Once, Archos was pretty much the main player in the media tablet game. Even as recently as the Archos 5 tablet, there simply wasn’t that much competition, and even less that offered the French company’s extensive native media playback.
However, in these days of affordable yet powerful Android tablets like the Google Nexus 7, another bog-standard Archos G9 simply wasn’t going to cut it. Good thing that Archos is kicking things up a notch with the Gen 10 101 XS then.
The Archos Gen 10/G10 family will have tablets of various sizes. However, first to market and the model we’re looking at is the 10.1in 101xs. Size aside, these aren’t just your usual plain tablets either, as they come with a keyboard base to turn them into the tablet equivalent of netbook replacements, a bit like an Asus Transformer lite.
The Archos 101 XS’ spec sheet reads like a dream considering its sub-£300 price. First off, the tablet comes with a keyboard ‘dock’ that turns it into a Transformer Pad 300 rival. The 10.1in 101xs also uses a 1,280 x 800 MVA display, which should offer comparable quality to IPS-based rivals and will beat the pants off some competitors still using TN screens.
It sports a dual-core (quad-core counting the companion cores) Omap 4470 with its main dual Cortex A9 cores running at up to 1.5GHz plus PowerVR SGX544 graphics, backed by 1GB of DDR2 RAM. There’s 16GB for storage, expandable through MicroSD.
On its left side, the 8mm-thin tablet manages to make room for a microUSB port with hosting, miniHDMI to connect to a TV or monitor, microSD slot to read cards or expand the memory, and the usual headphone jack.
On the tablet’s base is a proprietary charging contact, which can be used to charge the tablet through the keyboard dock – if the latter is connected to power with its own microUSB socket. That’s right, the base has another USB connector, and if you wanted to hook up bits through an adapter and hub, you could use this as a ‘base station’ for the tablet – a nice and thoughtful touch.
For now, the Archos 101 XS will only be available in white, with metal insets at the back and on the keyboard base. It’s a fairly slim and sleek tablet, though we do think the predominantly white finish makes it look a little toy-like, and it doesn’t do the perceptions of its size any favours.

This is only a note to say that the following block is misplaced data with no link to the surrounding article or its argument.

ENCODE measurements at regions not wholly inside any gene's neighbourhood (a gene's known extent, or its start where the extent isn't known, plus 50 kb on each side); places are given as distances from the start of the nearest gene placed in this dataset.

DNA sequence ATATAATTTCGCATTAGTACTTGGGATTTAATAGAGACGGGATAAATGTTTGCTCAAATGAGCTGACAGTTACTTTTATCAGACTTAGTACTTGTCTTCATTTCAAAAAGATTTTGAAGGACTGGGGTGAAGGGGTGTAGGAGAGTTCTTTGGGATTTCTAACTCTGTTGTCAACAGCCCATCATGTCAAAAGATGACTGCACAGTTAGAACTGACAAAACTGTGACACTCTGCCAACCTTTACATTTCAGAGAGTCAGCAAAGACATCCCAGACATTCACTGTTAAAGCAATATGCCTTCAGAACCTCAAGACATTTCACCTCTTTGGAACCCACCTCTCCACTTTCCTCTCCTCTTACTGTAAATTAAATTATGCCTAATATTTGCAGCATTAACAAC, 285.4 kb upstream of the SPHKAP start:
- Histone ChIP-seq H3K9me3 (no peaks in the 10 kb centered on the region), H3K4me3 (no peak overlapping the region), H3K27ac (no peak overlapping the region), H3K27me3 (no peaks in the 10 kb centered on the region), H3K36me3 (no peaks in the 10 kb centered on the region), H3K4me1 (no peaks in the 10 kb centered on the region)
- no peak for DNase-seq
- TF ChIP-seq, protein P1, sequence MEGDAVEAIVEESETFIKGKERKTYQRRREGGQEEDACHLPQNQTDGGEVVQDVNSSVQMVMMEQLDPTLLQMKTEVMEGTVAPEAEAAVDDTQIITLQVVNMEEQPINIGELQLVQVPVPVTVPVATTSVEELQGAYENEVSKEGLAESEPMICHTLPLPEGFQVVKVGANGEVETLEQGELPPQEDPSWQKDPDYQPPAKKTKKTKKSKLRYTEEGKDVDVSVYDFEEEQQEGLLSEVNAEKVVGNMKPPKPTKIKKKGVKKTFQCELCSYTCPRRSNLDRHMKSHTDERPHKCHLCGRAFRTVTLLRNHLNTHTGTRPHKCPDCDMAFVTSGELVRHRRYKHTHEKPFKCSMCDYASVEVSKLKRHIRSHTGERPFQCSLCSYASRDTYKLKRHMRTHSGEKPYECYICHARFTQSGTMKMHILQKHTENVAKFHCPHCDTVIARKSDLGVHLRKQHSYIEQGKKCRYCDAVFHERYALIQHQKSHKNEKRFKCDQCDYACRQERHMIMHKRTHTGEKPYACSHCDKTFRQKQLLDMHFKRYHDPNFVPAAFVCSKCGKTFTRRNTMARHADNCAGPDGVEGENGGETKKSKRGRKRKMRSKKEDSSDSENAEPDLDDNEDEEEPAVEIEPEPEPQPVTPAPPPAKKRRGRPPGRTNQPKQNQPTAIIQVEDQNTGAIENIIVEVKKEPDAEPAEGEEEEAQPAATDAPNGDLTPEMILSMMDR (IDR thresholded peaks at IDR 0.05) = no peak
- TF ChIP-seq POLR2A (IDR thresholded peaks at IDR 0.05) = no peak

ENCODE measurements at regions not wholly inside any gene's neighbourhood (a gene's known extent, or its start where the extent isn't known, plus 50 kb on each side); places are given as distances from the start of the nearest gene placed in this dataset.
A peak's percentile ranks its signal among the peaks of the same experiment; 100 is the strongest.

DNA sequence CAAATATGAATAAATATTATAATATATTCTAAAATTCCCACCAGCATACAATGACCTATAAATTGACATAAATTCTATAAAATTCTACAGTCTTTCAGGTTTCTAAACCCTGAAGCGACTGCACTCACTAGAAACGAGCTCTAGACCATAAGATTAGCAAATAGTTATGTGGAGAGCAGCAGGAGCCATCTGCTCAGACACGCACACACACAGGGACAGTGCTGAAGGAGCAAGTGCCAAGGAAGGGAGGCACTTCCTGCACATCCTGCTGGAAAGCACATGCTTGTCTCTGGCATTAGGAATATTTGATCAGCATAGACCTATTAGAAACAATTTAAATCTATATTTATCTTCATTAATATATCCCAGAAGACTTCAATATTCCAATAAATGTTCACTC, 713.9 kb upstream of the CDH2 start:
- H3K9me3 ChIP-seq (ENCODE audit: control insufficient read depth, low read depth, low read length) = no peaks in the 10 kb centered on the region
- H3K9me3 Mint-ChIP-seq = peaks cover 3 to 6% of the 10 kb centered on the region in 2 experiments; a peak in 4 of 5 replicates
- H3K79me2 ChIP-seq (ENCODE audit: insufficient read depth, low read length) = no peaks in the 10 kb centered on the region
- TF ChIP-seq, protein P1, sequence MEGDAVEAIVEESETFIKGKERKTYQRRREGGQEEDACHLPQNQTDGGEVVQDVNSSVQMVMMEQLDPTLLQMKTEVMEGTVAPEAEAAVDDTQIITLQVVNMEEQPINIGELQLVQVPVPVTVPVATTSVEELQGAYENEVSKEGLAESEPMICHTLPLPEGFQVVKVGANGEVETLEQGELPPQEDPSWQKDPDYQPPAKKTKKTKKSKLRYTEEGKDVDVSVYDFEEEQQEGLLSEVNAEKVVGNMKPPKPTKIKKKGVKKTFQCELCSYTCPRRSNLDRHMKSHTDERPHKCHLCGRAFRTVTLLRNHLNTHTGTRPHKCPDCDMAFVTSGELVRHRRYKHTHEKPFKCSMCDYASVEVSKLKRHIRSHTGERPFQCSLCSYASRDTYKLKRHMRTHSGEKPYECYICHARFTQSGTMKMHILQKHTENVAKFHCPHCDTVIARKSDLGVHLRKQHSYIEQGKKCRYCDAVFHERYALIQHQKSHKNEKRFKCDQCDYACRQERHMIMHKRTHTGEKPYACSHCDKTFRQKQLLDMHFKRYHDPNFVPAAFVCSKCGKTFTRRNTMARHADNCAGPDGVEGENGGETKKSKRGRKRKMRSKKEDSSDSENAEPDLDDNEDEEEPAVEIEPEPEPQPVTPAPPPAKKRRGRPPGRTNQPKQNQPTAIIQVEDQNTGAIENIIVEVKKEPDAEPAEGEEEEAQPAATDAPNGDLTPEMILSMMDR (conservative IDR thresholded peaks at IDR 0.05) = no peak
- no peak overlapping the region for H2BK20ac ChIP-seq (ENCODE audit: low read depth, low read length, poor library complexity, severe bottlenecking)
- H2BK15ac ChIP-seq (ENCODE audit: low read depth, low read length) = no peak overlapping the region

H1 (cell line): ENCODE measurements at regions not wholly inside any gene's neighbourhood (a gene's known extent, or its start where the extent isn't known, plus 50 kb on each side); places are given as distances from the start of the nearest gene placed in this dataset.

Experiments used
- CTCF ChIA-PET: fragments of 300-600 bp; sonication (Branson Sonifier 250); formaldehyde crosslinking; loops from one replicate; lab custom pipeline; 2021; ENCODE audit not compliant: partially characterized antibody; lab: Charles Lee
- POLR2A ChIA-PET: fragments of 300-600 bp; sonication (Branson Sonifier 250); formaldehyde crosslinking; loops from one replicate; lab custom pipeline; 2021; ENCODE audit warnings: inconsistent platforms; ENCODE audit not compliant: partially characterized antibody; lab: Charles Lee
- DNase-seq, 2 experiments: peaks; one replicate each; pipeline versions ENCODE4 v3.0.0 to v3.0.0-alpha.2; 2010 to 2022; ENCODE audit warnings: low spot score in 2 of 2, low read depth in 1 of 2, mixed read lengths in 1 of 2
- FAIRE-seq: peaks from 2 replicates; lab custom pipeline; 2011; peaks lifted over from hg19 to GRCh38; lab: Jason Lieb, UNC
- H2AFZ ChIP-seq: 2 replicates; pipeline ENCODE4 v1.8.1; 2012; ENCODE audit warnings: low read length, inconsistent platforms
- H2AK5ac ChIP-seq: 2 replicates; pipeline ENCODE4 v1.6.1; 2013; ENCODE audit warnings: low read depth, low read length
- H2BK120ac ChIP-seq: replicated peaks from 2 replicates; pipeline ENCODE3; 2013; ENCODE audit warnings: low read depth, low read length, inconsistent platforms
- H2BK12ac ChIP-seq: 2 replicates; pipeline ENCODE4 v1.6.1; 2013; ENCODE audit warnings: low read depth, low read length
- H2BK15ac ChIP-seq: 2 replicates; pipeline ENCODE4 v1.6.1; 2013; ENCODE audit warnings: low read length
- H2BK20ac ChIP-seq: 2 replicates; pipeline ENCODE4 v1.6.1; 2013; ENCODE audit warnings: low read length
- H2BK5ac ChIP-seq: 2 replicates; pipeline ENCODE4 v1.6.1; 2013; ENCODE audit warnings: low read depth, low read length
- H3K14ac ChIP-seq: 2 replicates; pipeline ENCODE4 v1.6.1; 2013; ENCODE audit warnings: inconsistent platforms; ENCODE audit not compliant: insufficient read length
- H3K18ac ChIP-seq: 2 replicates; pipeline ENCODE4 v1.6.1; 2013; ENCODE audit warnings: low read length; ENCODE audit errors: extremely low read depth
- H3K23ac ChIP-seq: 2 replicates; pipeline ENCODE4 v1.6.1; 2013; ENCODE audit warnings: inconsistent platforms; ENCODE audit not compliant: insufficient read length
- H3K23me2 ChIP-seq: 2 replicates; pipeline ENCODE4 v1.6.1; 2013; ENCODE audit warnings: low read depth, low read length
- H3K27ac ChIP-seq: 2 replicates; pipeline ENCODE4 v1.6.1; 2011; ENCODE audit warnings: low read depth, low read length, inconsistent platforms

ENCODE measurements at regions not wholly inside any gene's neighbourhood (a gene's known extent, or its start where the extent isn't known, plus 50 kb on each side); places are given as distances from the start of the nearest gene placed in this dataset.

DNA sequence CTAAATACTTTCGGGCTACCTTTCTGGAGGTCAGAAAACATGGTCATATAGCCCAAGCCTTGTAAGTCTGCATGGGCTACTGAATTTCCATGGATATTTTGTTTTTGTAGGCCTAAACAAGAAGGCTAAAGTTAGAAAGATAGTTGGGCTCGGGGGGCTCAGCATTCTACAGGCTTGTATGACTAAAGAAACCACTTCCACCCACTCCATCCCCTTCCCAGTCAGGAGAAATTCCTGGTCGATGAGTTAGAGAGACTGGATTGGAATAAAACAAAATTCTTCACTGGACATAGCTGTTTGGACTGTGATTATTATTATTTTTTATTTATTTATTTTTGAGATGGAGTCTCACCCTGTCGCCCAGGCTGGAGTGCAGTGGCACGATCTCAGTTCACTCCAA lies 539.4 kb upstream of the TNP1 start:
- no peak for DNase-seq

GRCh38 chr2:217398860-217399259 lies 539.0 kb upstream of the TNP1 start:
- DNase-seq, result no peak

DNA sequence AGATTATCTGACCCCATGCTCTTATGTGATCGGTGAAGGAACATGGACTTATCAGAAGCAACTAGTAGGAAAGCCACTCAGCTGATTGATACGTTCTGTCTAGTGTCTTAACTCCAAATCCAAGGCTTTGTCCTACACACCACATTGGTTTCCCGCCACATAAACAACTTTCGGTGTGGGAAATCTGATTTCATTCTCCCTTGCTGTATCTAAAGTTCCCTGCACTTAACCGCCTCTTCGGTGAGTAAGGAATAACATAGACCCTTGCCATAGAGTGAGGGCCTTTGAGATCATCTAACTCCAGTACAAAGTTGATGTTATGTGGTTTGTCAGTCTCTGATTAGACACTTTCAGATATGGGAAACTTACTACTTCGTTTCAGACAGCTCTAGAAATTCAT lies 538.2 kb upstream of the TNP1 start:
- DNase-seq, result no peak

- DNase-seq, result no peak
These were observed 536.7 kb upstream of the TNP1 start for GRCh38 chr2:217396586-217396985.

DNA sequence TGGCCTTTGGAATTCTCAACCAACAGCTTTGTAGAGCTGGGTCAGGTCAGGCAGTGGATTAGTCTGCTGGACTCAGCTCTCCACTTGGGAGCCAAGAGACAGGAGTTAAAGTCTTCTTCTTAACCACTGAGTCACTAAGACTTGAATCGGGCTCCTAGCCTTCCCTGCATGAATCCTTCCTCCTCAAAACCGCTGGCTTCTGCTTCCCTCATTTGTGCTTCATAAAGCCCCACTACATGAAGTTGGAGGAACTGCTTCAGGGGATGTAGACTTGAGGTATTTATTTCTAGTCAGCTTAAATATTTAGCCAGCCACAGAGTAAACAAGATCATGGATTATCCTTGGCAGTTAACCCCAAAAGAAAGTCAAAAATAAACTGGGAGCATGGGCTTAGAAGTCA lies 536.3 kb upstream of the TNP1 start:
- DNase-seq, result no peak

Joining smoothly with the keyboard base – which Archos calls the “cover board” – thanks to its magnetic locking system, the 101 XS is a reasonably attractive package, but nowhere near the same league as the Asus Transformer family, especially since it suffers a few minor build quality issues.
We do really like that Archos has gone for a matt, pleasantly grippy finish, though again being white does it no favours as dirt shows up easily.
The keyboard dock, or Cover Board as Archos calls it, uses a slightly odd system to attach. First you need to put up a small support, then the 101 XS slides into a magnetic lock. The magnet used is incredibly strong, so much so that you can lift the ensemble by its board/base/dock without the tablet falling off.
The Cover Board has its own microUSB port, through which you can either attach the charger to juice up the tablet when it’s inserted, or connect a powered USB hub to turn the keyboard base into a true dock.
Typing on the keyboard is an average experience. The small keys have a decent amount of travel and feedback considering the space they have to work with, but layout isn’t ideal, especially the tiny right-shift key next to the ‘up’ cursor.
Performance and Software
While not a power-house to match quad-core titans like the many Tegra 3 tabs or the Samsung Galaxy Note 10.1’s Exynos, its decent specs should nevertheless keep the Archos Gen 10 humming along happily. 1080p HD movie playback certainly seemed to give this tablet little pause, and a few games we tried played smoothly.
It’s currently running the Ice Cream Sandwich (ICS) version of Android, but an update to Jelly Bean is in the wings and should be making its way to the 101xs before the end of the year.
As far as apps go, there’s a pre-installed full version of OfficeSuite Pro and Archos’ own Media Centre, which gives a similar experience to XMBC down to downloading the appropriate subs for any movie in your language of choice.
For all the details, performance results and our definitive verdict on the Archos 101 XS, have a read of our full review which will be coming soon. But at first blush, Archos seems to have created a decent budget tablet if you’re after something that lets you type ‘properly’.